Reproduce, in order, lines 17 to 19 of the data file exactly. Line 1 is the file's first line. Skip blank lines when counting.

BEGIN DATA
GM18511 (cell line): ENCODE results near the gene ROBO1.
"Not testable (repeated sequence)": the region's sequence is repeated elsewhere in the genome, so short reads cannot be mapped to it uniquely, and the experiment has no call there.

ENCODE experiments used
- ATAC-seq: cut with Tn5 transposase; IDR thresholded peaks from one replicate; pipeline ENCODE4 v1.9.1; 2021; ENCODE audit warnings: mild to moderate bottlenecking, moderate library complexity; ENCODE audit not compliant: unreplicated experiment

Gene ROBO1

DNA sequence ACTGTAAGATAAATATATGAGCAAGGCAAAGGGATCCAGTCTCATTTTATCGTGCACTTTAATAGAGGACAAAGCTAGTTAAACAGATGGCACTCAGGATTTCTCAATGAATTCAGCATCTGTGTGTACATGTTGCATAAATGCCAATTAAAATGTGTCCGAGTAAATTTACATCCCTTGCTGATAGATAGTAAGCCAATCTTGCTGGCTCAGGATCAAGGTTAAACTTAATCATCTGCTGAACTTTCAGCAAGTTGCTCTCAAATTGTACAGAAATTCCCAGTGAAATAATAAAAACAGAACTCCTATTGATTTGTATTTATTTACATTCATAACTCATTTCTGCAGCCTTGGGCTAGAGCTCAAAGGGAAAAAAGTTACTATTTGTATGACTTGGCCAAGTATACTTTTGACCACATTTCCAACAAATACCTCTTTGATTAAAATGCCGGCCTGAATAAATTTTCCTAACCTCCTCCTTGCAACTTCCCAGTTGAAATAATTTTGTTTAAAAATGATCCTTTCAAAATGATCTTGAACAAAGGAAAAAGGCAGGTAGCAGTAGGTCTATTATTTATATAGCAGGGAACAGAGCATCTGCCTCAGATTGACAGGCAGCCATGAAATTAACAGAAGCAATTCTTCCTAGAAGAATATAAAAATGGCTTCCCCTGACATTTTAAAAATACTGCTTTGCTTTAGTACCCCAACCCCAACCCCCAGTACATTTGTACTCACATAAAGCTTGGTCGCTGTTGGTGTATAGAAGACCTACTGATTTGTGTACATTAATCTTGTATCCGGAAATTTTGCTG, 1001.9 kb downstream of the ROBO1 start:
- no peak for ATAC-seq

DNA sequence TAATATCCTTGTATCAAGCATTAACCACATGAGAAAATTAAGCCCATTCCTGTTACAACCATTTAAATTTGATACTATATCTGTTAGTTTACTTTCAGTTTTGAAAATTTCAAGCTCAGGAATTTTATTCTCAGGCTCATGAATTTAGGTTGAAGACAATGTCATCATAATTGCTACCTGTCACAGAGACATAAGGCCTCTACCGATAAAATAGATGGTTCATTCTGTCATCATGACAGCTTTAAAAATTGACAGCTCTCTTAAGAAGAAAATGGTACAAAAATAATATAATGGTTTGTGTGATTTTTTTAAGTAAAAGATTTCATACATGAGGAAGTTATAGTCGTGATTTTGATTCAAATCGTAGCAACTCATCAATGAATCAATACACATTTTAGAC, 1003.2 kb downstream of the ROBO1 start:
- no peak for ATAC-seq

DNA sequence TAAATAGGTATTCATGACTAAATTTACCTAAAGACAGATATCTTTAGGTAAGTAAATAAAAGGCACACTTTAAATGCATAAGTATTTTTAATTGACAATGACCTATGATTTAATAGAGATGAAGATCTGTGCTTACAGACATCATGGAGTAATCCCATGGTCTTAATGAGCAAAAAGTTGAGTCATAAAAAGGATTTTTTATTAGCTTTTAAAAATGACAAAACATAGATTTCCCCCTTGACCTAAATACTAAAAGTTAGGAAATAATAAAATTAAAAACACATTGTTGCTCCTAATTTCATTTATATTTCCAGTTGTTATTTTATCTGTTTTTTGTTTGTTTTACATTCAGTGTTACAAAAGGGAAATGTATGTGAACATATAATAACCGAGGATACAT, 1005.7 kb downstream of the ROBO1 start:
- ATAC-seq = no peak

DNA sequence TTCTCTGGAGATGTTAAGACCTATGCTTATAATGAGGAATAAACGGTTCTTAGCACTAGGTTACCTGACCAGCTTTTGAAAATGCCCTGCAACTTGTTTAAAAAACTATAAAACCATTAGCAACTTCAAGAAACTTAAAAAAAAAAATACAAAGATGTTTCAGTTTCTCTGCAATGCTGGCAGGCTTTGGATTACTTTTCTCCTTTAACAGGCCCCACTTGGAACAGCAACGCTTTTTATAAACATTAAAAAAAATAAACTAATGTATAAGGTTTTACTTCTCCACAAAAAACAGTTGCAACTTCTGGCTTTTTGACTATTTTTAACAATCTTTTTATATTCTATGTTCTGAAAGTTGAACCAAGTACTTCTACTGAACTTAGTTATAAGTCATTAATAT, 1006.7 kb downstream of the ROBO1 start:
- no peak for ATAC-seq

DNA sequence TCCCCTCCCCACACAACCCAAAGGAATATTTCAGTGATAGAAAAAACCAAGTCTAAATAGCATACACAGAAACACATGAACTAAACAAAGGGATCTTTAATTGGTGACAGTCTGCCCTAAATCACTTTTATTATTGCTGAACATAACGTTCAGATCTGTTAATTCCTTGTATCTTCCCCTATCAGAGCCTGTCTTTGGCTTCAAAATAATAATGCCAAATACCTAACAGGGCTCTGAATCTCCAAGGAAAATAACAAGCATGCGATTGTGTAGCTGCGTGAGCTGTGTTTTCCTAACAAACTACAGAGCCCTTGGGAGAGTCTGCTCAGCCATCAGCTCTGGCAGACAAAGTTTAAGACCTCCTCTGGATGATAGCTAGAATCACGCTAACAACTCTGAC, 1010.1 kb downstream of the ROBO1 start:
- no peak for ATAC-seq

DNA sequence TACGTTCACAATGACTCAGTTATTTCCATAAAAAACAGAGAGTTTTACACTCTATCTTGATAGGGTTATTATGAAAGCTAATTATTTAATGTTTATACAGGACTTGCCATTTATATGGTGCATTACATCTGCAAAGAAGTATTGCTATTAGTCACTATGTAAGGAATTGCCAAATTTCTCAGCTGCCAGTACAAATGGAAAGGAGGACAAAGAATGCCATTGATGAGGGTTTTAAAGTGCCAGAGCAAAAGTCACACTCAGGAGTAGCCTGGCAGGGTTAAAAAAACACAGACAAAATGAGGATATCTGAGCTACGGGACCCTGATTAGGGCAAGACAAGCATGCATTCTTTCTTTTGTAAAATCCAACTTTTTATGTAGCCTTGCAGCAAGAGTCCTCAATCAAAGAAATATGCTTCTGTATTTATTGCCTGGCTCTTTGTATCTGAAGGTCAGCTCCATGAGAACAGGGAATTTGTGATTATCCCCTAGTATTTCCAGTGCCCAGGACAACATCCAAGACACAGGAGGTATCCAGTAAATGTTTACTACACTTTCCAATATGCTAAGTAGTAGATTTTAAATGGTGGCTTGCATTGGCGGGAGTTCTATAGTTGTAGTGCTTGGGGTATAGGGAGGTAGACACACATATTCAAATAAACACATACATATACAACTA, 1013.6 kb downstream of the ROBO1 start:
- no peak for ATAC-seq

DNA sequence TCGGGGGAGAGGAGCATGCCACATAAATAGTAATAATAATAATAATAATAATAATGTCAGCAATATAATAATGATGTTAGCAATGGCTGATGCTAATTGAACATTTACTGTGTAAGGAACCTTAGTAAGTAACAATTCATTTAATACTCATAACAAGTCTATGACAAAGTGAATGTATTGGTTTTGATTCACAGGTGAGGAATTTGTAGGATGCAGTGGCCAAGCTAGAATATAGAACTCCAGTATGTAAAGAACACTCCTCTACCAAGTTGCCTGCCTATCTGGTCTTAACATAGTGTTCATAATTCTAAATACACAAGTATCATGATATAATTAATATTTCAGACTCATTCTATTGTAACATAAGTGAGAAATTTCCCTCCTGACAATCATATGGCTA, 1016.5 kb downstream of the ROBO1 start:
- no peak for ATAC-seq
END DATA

- no peak for ATAC-seq

DNA sequence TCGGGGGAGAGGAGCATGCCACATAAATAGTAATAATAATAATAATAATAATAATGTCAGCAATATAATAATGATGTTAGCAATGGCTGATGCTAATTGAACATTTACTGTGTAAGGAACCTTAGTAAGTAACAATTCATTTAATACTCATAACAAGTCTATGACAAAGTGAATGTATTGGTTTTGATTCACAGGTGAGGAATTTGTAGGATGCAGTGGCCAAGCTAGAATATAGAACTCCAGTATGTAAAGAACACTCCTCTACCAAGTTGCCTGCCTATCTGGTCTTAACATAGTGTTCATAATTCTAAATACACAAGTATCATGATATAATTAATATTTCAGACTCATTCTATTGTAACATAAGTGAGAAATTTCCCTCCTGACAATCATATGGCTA, 1016.5 kb downstream of the ROBO1 start:
- no peak for ATAC-seq